Prophets of God have repeatedly taught through the ages that practices of homosexual relations, fornication, and adultery are grievous sins. Sexual relations outside the bonds of marriage are forbidden by the Lord. We reaffirm those teachings. . . . The Lord has proclaimed that marriage between a man and a woman is ordained of God and is intended to be an eternal relationship bonded by trust and fidelity. Latter-day Saints, of all people, should marry with this sacred objective in mind. Marriage should not be viewed as a therapeutic step to solve problems such as homosexual inclinations or practices, which first should clearly be overcome with a firm and fixed determination never to slip to such practices again. Having said this, I desire now to say with emphasis that our concern for the bitter fruit of sin is coupled with Christlike sympathy for its victims, innocent or culpable. We advocate the example of the Lord, who condemned the sin, yet loved the sinner. We should reach out with kindness and comfort to the afflicted, ministering to their needs and assisting them with their problems. We repeat, however, that the way of safety and the road to happiness lie in abstinence before marriage and fidelity following marriage.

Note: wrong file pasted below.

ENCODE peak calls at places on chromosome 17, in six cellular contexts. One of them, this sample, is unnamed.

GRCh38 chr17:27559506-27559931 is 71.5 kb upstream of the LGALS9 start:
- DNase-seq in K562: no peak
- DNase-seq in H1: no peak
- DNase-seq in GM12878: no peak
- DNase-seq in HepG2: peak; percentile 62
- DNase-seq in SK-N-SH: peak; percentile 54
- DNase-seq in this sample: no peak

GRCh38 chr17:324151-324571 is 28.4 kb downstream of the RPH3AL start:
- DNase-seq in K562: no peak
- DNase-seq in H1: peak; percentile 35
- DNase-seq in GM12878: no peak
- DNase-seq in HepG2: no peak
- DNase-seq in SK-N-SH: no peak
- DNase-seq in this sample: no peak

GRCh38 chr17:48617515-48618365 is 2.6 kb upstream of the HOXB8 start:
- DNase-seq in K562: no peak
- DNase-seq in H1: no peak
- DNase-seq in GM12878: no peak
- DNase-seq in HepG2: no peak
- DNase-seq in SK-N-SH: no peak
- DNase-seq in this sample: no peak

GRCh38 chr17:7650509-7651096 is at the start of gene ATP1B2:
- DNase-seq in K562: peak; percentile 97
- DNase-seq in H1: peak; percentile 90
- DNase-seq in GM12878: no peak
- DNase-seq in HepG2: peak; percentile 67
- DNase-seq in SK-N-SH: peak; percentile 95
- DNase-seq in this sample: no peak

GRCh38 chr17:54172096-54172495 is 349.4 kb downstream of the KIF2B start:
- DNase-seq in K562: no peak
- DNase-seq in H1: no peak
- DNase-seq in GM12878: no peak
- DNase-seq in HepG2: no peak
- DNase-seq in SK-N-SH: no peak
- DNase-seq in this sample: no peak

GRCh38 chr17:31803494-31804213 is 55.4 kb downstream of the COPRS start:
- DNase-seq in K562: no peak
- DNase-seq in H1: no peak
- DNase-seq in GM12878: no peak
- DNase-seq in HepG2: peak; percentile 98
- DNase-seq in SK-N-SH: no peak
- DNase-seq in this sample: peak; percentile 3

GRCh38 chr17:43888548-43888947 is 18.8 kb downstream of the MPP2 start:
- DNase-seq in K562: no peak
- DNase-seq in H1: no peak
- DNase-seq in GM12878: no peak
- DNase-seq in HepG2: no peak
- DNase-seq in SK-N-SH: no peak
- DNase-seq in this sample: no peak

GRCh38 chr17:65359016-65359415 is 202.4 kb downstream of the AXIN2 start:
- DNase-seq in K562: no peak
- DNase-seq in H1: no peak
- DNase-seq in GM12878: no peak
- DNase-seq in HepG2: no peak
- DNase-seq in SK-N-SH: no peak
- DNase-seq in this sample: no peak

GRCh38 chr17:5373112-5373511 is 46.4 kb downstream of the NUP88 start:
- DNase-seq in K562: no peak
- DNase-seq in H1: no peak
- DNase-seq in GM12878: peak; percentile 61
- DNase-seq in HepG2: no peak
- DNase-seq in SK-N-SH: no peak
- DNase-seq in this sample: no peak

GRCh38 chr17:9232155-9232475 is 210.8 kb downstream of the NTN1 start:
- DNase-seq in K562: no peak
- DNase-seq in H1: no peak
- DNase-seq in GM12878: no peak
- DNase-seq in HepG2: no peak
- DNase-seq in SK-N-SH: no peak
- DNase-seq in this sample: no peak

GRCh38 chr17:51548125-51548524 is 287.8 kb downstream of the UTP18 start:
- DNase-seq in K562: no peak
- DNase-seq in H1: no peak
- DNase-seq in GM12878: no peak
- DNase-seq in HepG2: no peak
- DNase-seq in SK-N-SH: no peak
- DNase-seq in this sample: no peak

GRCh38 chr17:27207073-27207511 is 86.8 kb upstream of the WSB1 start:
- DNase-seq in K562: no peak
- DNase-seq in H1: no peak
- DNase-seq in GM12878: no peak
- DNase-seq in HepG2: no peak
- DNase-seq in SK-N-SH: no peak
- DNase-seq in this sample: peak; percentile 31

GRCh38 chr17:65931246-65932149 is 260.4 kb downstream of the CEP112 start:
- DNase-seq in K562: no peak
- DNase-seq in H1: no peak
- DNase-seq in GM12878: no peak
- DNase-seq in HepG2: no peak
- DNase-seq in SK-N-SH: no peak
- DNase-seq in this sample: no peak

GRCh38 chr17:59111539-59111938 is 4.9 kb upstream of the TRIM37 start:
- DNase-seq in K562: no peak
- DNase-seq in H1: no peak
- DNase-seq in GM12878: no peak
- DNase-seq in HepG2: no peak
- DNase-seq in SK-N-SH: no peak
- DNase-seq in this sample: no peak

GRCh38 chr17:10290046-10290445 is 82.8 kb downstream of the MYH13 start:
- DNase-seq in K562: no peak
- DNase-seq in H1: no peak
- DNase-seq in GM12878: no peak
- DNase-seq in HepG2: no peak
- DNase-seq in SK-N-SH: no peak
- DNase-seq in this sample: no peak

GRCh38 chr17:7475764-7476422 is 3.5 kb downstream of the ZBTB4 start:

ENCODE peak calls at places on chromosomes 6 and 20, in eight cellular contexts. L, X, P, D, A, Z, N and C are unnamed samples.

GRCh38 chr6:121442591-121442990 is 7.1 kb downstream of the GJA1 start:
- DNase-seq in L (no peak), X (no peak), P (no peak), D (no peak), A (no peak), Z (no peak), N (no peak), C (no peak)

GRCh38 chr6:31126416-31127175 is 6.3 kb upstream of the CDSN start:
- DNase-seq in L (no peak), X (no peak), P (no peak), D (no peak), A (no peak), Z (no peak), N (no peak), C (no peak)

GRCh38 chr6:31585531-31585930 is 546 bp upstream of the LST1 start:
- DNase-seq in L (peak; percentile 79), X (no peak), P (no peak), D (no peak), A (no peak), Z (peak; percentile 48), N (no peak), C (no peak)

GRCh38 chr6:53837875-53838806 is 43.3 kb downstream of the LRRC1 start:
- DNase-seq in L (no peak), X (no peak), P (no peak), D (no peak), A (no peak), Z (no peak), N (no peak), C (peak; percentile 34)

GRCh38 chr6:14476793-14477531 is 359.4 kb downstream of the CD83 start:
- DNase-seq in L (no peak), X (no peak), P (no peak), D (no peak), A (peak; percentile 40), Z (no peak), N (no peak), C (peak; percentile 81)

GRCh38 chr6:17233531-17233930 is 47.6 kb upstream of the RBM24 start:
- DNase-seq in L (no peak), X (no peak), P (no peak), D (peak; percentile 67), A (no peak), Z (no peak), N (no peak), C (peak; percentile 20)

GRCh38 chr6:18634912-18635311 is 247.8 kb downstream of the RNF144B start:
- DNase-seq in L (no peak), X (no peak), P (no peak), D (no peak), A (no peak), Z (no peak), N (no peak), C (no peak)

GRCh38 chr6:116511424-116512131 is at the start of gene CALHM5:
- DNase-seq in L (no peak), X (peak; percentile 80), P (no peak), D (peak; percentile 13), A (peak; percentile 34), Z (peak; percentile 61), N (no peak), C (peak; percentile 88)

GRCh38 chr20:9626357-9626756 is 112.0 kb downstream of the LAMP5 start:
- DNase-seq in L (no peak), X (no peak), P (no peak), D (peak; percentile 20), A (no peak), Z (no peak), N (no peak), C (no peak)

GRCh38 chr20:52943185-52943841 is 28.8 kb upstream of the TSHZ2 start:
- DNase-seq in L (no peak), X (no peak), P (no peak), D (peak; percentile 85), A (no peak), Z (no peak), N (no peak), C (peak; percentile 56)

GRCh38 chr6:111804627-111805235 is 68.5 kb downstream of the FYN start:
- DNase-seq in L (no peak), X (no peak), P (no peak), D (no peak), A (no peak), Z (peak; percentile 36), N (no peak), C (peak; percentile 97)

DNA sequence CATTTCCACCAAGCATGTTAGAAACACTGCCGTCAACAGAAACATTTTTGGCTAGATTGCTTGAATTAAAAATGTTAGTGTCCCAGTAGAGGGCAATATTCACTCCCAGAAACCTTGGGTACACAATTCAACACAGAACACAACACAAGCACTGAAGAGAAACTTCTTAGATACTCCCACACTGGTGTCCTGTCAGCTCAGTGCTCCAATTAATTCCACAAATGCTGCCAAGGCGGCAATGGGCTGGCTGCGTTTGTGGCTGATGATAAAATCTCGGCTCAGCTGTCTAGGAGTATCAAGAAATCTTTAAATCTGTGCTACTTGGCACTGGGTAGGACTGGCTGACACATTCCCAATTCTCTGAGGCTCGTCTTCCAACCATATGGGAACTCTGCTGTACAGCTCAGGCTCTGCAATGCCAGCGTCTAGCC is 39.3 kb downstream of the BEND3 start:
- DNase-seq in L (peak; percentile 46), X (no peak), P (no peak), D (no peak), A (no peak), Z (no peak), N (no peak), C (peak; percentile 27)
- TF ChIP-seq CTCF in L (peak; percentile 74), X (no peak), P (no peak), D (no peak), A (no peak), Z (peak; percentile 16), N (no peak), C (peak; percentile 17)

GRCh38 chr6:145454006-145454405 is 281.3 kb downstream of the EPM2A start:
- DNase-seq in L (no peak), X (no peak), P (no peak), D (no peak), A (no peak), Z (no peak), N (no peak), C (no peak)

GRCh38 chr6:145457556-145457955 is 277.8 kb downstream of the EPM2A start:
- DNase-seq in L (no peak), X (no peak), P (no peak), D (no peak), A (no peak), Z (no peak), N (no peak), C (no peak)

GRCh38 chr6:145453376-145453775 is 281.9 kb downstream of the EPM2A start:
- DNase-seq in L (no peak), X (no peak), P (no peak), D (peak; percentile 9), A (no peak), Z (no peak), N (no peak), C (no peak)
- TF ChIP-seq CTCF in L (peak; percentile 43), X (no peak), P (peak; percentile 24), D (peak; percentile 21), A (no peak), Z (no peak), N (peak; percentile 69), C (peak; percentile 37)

The Family: A Proclamation to the World, issued by the First Presidency and the Quorum of the Twelve gives a solemn warning to the world of the consequences of violating the law of chastity.
The family is ordained of God. Marriage between man and woman is essential to His eternal plan. Children are entitled to birth within the bonds of matrimony, and to be reared by a father and a mother who honor marital vows with complete fidelity. We warn that individuals who violate covenants of chastity, who abuse spouse or offspring, or who fail to fulfill family responsibilities will one day stand accountable before God. Further, we warn that the disintegration of the family will bring upon individuals, communities, and nations the calamities foretold by ancient and modern prophets.